Besides fishing the Park stretches of the Madison and the Gallatin, with Lost Fork Outfitters you have the expanse of Yellowstone National Park to explore. From the fabled Northeast Corner, home of Slough Creek, Soda Butte, and the Lamar River, to the thermal-strewn Firehole River in southeastern Yellowstone, and every stream, lake, and river in between, you could spend a lifetime fishing the Park. Start with one day and Lost Fork Outfitters.
Slough Creek, Pebble Creek, Soda Butte Creek – names synonymous with crystal clear water, spectacular beauty, and the deliberate rise of cutthroat trout. If you’re interested in hiking, honing your casting skill, and occasionally looking around for wildlife, these waters are for you. The Lamar River offers long flats, canyon water, meadows, boulders, and pocket water for the adventurous angler, along with all the fishing challenges these varied waters hold.
A day in the northwestern section of Yellowstone could find you fishing the Gardiner River, small mountain creeks like Indian, Blacktail Deer, Solfatera, Fan, or the beautiful Gibbon River. Technically the Gibbon flows out of the center of the Park, but as you follow it through backcountry lakes as it meanders through meadows and then through a stunning waterfall and canyon to meet the Firehole and form the Madison, you’ll see parts of Yellowstone many visitors never experience.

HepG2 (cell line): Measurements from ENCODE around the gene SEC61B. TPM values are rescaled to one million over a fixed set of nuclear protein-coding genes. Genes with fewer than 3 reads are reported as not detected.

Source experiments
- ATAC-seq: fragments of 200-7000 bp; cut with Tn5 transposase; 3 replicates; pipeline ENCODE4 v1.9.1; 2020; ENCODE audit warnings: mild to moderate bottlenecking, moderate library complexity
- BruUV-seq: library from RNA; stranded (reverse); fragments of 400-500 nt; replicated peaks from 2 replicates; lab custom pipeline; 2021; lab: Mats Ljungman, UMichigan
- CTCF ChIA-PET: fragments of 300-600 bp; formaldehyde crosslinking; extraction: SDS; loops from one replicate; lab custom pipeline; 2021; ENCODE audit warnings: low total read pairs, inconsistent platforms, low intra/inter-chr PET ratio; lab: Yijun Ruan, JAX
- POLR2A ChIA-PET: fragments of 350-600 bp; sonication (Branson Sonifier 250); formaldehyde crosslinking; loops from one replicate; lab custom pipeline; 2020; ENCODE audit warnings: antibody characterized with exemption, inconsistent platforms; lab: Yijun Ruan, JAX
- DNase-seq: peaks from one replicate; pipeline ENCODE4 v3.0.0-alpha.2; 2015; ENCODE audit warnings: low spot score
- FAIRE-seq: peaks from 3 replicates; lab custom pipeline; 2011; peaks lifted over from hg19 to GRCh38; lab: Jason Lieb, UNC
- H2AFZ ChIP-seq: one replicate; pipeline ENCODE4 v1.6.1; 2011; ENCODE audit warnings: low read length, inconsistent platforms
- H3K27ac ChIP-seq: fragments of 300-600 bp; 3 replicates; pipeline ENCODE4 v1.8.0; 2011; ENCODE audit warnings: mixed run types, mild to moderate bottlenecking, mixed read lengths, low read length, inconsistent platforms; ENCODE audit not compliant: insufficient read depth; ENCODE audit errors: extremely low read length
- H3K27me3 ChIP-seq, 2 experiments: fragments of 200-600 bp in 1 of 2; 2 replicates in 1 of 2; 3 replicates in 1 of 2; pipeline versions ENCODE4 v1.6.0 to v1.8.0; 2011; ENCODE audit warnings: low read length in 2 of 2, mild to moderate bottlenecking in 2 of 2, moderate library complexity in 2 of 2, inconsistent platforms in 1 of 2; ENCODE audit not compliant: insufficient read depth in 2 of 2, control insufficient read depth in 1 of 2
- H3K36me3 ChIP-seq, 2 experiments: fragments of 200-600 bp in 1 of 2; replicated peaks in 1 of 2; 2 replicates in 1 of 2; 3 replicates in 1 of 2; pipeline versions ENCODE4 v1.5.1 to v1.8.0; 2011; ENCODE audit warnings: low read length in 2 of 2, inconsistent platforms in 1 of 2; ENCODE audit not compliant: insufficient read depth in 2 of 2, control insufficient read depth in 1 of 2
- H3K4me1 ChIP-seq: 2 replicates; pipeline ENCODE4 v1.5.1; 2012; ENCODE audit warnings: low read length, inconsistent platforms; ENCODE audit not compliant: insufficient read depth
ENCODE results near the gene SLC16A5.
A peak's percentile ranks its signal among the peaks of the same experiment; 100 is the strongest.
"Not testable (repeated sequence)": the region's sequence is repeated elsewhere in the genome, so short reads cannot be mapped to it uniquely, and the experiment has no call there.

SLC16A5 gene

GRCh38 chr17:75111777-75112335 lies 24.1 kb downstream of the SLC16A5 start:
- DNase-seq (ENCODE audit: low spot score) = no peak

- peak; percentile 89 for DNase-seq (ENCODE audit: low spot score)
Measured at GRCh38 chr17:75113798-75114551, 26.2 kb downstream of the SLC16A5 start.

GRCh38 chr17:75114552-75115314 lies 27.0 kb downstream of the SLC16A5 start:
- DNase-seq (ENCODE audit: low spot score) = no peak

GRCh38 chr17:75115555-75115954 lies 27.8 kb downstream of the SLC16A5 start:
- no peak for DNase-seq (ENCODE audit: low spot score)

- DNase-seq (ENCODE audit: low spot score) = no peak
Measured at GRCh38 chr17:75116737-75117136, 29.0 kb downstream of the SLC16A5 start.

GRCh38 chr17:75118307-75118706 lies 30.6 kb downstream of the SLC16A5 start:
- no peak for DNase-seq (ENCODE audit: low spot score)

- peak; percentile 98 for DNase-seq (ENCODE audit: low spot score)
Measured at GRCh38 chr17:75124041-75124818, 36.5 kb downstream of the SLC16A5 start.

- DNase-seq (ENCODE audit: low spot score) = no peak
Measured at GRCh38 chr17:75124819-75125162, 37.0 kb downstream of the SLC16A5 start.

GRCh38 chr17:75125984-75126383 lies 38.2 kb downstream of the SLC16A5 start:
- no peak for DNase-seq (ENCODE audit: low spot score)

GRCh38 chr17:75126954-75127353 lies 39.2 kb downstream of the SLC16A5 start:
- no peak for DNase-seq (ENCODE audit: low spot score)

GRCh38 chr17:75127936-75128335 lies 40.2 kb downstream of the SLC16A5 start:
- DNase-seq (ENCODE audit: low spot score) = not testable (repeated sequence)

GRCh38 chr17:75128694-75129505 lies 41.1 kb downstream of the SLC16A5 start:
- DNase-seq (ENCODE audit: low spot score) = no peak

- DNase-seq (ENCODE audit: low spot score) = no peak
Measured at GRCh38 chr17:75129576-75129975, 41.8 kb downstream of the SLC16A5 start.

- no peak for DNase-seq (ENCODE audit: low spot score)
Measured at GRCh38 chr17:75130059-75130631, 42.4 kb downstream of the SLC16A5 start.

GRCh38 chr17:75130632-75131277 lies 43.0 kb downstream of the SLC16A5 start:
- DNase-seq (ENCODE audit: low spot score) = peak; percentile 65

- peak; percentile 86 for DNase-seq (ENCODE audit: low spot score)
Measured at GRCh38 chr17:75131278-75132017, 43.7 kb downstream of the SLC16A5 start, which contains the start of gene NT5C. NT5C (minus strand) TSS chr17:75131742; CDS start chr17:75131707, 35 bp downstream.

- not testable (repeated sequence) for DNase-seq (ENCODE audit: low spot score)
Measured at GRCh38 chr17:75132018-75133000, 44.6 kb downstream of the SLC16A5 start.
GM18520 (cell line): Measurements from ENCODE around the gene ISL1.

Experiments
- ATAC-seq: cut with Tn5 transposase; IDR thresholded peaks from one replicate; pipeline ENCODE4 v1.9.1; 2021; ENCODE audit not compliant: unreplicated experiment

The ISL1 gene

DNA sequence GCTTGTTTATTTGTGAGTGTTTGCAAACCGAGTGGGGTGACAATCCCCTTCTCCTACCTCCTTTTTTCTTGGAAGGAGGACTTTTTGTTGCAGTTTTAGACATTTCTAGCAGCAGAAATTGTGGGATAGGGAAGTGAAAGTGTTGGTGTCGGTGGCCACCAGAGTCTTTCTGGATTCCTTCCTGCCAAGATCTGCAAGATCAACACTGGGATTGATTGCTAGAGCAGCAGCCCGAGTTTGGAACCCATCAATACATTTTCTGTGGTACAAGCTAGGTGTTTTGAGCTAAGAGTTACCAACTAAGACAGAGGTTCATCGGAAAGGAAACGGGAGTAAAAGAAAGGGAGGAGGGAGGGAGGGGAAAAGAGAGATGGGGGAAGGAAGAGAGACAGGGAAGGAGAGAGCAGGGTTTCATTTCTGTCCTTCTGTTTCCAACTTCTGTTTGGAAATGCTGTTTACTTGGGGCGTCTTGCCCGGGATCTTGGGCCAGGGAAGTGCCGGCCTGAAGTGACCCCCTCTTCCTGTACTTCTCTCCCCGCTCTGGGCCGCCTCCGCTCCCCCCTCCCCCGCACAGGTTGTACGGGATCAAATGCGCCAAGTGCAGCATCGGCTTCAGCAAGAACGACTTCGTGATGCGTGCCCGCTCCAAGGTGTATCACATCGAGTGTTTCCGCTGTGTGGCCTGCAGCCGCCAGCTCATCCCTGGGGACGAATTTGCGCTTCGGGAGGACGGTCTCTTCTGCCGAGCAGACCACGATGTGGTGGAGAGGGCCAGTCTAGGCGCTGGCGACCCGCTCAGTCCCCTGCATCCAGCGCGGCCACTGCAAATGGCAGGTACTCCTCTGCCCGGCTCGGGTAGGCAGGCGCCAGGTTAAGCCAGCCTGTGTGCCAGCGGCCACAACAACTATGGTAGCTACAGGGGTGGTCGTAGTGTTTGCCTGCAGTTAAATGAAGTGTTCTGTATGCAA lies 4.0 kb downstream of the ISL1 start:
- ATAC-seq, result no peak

The Firehole River is magical. There’s no other way to say it. Heat, nutrients, and organisms from 70% of the Park’s thermal features drain into this ever-changing, ever-popular river, creating a unique fishery dotted with hot pots, wildlife, and rising fish. Mist, steam, and insect hatches float above the water, and feisty trout float below. From the smallest beginnings to the dramatic canyon and confluence with the Gibbon, you will want to experience this river firsthand.
Southeast and Central
The true heart of Yellowstone is made up of the Yellowstone River and Yellowstone Lake. The river starts south of the Park in Wyoming, where the North Fork and the South Fork of the Yellowstone River converge, feeding and then draining the Lake before continuing over the Upper and Lower Falls at the head of the Grand Canyon of the Yellowstone. After passing through the Black Canyon of the Yellowstone farther downstream, the river leaves the Park and flows northward into Montana and onward.
To experience all Yellowstone has to offer, call us or email us today.